I hadn't planned on re-reading The Hobbit. I had never finished reading Lord of the Rings (I had made it through The Two Towers, and then stalled out on trying to listen to the audiobook for The Return of the King, specifically when I got to the parts about the characters' lineages), and had planned on re-reading the first two books as a prelude, but I made it as far as the prologue to The Fellowship of the Ring before I figured I needed to go whole-hog and read all four books. It didn't hurt that the prologue spent a good deal of space summarizing what happened in The Hobbit to inspire me.
I'm really glad that I did re-read the book, because it's an extraordinary read. I don't recall thinking much of it the first time I read it, but I was surprised to find a well-paced, well-told, well-developed story written as far back as 1937. Books that old tend to have a certain feel to me, and tend to be somewhat tiresome to read, if not utterly boring. This book, though, has charm, wit, humor, and adventure, and never felt that it was dated. It probably helps that the book is fantasy (there's nothing modern or futuristic to put it in a specific time-frame), but even the style of the prose felt like it could have been written within the last decade.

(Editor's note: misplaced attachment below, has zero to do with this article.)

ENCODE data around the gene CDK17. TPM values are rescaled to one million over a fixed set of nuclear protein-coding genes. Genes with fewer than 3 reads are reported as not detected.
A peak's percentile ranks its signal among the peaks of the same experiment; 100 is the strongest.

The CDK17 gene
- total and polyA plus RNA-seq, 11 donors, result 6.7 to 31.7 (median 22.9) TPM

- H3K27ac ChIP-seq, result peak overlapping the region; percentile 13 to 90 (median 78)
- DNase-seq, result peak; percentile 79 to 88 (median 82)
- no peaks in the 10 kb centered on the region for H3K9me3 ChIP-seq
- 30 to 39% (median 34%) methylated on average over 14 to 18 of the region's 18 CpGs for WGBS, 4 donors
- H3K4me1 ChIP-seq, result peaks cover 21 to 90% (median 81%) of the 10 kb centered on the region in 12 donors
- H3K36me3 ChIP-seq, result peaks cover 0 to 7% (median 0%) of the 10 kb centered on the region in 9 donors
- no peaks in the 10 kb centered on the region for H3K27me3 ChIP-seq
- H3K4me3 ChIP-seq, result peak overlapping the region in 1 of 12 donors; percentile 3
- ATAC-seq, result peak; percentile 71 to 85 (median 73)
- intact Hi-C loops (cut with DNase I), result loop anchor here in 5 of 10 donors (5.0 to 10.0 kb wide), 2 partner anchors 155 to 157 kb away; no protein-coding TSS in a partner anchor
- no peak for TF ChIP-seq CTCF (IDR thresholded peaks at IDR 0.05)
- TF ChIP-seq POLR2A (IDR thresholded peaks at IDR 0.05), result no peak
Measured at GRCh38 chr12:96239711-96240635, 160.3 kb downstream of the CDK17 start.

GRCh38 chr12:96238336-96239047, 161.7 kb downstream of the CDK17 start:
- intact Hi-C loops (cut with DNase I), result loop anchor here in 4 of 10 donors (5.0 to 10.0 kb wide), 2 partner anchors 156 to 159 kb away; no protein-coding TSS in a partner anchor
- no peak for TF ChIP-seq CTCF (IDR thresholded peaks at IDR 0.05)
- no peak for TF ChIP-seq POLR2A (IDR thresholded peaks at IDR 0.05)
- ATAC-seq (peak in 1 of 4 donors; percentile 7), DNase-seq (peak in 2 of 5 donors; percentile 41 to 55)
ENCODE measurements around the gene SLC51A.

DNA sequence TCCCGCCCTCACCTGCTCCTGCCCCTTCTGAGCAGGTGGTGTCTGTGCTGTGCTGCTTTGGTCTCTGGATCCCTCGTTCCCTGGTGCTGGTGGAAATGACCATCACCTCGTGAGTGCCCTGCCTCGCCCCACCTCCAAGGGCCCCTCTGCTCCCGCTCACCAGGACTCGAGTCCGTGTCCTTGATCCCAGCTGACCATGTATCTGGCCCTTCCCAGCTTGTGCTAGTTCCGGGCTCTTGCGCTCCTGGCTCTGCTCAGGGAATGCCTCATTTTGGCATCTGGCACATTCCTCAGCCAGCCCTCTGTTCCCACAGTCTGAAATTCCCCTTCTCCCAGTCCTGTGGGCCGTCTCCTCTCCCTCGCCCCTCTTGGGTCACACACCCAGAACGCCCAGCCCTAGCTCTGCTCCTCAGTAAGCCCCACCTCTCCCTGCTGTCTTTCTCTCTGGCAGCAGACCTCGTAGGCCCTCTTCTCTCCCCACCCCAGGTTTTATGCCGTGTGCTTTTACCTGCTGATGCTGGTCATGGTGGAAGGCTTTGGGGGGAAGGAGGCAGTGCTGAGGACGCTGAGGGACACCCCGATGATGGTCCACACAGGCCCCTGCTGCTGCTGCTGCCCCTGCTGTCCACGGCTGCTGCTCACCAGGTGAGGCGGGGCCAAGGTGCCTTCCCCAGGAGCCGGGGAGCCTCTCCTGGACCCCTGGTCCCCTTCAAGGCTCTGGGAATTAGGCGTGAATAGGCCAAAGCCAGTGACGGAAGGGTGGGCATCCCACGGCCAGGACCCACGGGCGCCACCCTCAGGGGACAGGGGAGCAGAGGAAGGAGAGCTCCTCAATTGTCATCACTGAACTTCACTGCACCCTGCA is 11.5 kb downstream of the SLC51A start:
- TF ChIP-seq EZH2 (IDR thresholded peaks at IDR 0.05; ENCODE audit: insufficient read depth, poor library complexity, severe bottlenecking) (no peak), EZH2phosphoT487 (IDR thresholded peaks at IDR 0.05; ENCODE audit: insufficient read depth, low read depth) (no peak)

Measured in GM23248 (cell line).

I can see why this book is sometimes classified as a book for young readers (the edition I read was, apparently, one specific to that group, which I didn't realize until looking at the verso page after I had finished reading it), but it's also an excellent book for those who are young at heart. Folks who take themselves seriously might find too much frivolity and fantasy to lose themselves in the story, but those who appreciate story for the sake of story will find a great adventure yarn here.
Seriously, it's hard to say anything new about this book that hasn't been covered in the last 79 years. If you haven't read it by now, then you really should.